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I am an academic in a US university. My co-worker is a more junior academic who grew up in India and has family in New Delhi. Today I learned that he has lost several family members (uncles, aunts, grandparents) to covid. He wrote an email to a few co-workers, explaining why he won't be able to meet an upcoming deadline. Even though he and I are not particularly close, I feel very much sympathy for him at this time, and I would like to express my condoleances. What is an appropriate way to do it to an Indian person?

I realize that more information may be needed, such as religion, language of his family, but I do not know them. I am female, and more senior. In the remote work circumstances, we communicate mostly by email, but we may also meet on zoom, together with the rest of our team. So I may write an email of condoleances now, and repeat them the first time we meet. I was going to also ask if some gesture (like sending a card/flowers/...) is appropriate and appreciated, but I would have to find his home address for that (possible). It's important that the message is warm, makes the person feel good and supported, but does not suggest any unprofessional relation. I want to add that I and colleagues intend to be as flexible as possible with his deadlines.

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  • Hey yo9cyb! While including more information like religion or language seems a good idea, I think one more point that you could include that could make a difference in the appropriateness of actions, is how you learned about this. Was there some kind of communication from the university about this, did you overhear him saying this to someone else, did he tell you directly (and only you, or also others?) or was this gossip shared with you by someone else? Or any other way? – Tinkeringbell May 19 at 6:22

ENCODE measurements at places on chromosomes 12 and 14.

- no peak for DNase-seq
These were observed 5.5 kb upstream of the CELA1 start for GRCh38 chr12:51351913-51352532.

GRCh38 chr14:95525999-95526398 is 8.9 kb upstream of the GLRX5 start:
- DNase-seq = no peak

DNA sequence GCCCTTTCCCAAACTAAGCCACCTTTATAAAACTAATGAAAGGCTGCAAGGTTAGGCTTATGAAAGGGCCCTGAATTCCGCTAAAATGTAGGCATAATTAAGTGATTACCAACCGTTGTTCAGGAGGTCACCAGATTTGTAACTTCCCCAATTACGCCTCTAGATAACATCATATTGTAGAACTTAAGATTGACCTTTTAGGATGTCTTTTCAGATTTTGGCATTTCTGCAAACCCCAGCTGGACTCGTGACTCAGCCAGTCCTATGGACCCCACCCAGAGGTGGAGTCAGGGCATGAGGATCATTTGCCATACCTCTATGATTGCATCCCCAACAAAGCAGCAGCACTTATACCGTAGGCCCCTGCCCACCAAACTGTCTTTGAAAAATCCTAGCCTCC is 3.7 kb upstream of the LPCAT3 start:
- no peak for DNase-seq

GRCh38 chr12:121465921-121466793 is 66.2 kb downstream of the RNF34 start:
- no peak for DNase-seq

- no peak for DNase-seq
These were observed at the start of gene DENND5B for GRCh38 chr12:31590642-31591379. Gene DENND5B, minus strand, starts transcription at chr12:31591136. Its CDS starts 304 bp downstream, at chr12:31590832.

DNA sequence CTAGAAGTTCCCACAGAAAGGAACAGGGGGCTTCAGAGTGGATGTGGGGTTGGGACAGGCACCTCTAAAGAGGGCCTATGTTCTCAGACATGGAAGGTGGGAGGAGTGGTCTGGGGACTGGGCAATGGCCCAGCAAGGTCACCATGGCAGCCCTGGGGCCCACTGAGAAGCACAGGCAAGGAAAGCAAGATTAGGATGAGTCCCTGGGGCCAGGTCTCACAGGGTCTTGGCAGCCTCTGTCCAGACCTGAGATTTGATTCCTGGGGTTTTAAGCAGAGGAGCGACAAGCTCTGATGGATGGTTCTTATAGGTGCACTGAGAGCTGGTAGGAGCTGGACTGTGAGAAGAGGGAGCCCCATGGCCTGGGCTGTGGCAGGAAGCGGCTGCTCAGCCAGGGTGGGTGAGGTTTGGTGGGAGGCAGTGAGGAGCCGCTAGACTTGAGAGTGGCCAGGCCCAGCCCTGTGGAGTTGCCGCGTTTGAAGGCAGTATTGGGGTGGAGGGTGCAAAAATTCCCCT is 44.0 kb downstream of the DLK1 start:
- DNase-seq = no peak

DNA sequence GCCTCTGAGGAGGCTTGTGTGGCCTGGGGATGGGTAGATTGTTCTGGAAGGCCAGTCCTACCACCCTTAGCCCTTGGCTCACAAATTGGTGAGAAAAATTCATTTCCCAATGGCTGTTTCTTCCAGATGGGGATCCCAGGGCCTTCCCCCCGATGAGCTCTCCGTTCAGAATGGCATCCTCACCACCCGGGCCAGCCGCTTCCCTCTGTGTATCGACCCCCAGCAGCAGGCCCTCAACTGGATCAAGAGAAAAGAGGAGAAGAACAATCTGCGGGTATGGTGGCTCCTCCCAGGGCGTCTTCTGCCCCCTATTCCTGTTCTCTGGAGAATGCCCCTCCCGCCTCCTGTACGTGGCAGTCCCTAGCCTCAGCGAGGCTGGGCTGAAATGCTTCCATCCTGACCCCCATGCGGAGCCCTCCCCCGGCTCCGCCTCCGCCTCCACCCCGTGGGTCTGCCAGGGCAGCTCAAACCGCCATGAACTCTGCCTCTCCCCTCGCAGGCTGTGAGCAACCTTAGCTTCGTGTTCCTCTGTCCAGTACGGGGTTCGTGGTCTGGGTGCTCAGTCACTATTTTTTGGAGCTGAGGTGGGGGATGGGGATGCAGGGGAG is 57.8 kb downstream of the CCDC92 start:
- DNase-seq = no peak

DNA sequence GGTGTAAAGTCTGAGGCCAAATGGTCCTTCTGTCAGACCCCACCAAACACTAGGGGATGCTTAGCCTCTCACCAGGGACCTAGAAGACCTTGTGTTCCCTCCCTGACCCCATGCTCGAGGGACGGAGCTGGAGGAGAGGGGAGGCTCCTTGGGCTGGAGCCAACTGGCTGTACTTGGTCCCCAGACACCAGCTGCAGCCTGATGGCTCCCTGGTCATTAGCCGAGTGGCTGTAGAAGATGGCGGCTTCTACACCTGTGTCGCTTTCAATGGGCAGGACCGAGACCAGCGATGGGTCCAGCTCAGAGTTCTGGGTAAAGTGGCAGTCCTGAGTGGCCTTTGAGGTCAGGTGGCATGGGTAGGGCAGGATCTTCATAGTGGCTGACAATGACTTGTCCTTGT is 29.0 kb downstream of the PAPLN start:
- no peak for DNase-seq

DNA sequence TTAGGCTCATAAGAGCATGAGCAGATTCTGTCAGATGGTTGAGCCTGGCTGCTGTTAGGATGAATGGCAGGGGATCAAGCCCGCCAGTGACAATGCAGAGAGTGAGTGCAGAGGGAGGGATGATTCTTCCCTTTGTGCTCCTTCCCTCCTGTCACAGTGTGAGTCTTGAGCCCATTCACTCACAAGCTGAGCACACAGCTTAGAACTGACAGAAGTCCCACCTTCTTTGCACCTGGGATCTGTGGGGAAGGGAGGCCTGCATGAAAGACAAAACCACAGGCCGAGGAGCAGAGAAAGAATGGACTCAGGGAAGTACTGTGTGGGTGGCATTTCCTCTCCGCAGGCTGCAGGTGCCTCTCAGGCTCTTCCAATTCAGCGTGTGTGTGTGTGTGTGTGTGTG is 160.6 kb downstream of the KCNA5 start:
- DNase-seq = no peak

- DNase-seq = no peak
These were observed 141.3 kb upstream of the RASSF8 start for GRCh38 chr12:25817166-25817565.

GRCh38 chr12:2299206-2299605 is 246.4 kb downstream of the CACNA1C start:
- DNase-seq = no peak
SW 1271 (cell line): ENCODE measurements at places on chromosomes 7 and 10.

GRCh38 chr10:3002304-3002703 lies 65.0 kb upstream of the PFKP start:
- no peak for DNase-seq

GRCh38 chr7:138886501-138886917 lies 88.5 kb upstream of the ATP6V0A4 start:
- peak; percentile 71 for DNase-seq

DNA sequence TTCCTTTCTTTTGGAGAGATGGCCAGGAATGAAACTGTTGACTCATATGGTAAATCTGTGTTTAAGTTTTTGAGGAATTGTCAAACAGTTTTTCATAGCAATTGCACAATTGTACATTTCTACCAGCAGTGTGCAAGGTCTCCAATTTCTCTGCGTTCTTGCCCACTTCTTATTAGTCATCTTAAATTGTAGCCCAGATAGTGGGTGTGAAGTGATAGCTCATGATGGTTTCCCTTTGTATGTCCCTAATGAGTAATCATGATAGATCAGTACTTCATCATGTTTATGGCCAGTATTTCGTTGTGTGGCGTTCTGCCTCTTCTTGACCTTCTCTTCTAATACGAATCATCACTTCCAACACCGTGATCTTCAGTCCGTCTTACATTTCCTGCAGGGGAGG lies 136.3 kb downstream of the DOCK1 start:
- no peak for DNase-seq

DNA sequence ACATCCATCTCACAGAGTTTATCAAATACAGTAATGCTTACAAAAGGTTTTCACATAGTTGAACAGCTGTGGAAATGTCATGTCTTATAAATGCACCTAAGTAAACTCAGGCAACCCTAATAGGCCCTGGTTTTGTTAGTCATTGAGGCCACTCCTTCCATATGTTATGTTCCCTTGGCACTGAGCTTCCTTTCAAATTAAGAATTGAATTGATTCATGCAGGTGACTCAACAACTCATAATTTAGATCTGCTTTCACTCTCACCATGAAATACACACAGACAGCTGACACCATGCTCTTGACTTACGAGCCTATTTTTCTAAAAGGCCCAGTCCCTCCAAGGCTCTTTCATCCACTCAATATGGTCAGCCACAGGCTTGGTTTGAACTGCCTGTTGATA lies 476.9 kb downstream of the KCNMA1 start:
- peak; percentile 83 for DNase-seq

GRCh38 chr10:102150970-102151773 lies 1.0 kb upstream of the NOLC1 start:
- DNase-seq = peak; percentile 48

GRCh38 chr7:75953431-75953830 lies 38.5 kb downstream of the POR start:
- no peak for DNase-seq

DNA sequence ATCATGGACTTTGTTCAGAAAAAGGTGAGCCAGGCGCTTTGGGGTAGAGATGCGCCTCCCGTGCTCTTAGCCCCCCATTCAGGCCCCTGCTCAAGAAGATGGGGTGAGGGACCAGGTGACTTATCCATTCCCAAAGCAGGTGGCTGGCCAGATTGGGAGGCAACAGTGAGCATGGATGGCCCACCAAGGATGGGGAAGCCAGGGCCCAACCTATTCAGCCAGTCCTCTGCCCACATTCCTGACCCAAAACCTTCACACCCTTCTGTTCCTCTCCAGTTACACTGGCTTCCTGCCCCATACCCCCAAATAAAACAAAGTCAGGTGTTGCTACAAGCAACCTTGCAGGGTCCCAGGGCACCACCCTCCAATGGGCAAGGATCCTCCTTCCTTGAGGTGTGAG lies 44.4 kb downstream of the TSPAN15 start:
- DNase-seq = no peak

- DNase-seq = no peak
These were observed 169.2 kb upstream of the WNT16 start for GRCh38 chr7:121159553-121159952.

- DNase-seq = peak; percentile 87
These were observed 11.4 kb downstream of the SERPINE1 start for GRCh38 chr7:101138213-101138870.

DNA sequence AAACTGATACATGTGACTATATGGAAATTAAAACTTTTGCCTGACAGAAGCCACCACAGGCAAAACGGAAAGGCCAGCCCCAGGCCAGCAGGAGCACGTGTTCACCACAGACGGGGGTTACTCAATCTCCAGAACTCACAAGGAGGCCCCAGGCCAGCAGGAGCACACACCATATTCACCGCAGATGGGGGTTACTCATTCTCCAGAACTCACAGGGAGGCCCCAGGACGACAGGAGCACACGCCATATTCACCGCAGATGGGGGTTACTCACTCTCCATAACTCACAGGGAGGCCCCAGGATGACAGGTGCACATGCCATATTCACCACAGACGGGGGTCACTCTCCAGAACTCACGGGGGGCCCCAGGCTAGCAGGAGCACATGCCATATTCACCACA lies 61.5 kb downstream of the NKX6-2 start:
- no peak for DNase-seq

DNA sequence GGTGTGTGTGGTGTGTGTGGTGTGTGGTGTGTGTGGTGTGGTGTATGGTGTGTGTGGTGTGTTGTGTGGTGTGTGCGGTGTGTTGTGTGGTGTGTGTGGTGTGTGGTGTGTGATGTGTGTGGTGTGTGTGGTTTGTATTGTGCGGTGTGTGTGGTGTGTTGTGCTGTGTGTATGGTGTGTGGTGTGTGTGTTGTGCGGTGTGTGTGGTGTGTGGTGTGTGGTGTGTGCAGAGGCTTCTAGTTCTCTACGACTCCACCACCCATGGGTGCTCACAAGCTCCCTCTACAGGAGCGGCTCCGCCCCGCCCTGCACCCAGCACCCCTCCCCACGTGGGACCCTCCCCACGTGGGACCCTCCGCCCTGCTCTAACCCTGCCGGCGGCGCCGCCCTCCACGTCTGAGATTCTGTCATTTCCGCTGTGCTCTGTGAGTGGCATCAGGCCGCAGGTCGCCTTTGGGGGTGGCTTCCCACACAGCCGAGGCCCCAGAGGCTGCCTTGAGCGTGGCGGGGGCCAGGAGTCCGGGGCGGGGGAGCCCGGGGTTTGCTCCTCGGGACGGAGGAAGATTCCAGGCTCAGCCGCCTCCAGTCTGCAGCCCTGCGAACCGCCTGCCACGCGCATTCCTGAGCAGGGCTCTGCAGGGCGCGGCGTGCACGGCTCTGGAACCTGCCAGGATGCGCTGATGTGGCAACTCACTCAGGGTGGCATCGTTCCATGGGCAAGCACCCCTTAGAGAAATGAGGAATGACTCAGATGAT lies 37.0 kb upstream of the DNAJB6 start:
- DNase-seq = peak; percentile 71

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    Thanks @Tinkeringbell for the suggestion! I edited my question to explain. – yo9cyb May 19 at 7:43
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What is an appropriate way to do it to an Indian person?

In my (albeit Dutch) experience, the appropriate way to handle this isn't going to be any different just because your coworker grew up in India. You say you're not particularly close, so treating this with a more professional than personal attitude would be fine if your relationship is more professional than personal to begin with. I've worked with people from several cultural backgrounds now, and unless you're extremely close, say to the point where they've invited you to participate in their cultural practices, just being Dutch/professional has always worked fine for me in situations that required the offering of some support in a workplace environment: it ends up being appreciated.

My main guideline for situations where work obligations and private life 'milestones' overlap like this is that things need to be consistent: Any appropriate way of handling these situations treats everyone as equal and avoids people feeling bypassed/underwhelmed when it's their turn to receive sympathies or congratulations. This often means adapting to already existing practices within a team, or proposing to start a new practice within a team. It also means that what is or isn't appropriate in your specific situation can probably only be decided by you, but I hope the above guideline can help you do that.

I was going to also ask if some gesture (like sending a card/flowers/...) is appropriate and appreciated, but I would have to find his home address for that (possible).